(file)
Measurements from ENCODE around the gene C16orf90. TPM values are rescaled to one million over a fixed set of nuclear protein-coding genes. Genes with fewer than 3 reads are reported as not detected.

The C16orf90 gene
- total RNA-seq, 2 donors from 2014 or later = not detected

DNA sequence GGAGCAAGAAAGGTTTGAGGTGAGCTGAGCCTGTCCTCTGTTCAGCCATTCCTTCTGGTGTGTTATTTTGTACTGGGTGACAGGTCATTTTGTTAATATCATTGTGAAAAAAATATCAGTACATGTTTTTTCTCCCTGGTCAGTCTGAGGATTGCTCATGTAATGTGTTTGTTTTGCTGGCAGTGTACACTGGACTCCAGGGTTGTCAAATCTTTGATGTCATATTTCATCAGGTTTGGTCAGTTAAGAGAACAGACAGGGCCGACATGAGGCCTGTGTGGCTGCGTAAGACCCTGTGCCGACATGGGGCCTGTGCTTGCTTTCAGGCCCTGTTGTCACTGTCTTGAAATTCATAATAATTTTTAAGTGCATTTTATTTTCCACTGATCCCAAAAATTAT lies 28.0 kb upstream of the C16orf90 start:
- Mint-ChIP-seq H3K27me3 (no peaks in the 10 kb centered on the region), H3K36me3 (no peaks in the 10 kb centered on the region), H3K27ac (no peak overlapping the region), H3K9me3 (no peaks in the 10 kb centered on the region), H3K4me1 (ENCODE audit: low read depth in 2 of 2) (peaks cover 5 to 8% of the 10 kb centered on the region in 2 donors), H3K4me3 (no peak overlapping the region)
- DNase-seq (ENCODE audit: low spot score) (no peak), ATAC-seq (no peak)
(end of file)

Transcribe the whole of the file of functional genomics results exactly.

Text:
Measurements from ENCODE around the gene C16orf90. TPM values are rescaled to one million over a fixed set of nuclear protein-coding genes. Genes with fewer than 3 reads are reported as not detected.

The C16orf90 gene
- total RNA-seq, 2 donors from 2014 or later = not detected

DNA sequence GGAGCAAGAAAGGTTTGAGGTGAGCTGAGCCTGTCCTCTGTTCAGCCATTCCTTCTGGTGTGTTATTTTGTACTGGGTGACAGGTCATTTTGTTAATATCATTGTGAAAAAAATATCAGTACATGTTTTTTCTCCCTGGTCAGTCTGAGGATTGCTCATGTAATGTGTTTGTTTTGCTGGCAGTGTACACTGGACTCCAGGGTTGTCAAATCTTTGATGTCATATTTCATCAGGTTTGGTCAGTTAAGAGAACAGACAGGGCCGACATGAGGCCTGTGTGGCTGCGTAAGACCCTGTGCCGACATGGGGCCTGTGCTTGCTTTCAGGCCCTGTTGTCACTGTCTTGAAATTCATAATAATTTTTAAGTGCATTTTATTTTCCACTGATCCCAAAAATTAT lies 28.0 kb upstream of the C16orf90 start:
- Mint-ChIP-seq H3K27me3 (no peaks in the 10 kb centered on the region), H3K36me3 (no peaks in the 10 kb centered on the region), H3K27ac (no peak overlapping the region), H3K9me3 (no peaks in the 10 kb centered on the region), H3K4me1 (ENCODE audit: low read depth in 2 of 2) (peaks cover 5 to 8% of the 10 kb centered on the region in 2 donors), H3K4me3 (no peak overlapping the region)
- DNase-seq (ENCODE audit: low spot score) (no peak), ATAC-seq (no peak)